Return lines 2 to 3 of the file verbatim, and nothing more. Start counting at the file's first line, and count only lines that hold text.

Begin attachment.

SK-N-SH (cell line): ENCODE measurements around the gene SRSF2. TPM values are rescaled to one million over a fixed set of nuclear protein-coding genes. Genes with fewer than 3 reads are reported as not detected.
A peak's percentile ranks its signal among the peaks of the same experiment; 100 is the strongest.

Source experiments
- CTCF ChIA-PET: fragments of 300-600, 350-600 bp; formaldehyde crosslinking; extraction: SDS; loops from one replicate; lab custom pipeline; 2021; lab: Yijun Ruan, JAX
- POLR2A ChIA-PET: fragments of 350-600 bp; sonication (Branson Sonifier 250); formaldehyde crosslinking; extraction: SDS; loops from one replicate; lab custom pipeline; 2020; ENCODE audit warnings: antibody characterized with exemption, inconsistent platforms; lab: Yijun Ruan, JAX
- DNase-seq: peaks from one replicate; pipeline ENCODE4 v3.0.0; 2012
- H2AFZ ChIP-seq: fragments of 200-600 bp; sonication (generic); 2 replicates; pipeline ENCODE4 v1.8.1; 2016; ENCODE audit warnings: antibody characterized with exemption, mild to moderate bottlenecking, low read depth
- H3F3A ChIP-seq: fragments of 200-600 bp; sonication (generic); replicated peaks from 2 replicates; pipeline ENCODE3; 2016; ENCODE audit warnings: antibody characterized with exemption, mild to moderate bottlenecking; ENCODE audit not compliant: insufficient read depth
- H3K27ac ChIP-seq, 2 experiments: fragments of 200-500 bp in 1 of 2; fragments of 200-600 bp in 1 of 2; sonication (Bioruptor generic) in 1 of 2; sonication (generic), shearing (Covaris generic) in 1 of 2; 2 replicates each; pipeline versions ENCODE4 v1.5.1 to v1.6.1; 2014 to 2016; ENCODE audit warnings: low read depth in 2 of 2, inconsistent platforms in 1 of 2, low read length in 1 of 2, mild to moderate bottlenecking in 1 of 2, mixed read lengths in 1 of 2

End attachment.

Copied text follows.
A peak's percentile ranks its signal among the peaks of the same experiment; 100 is the strongest.

Source experiments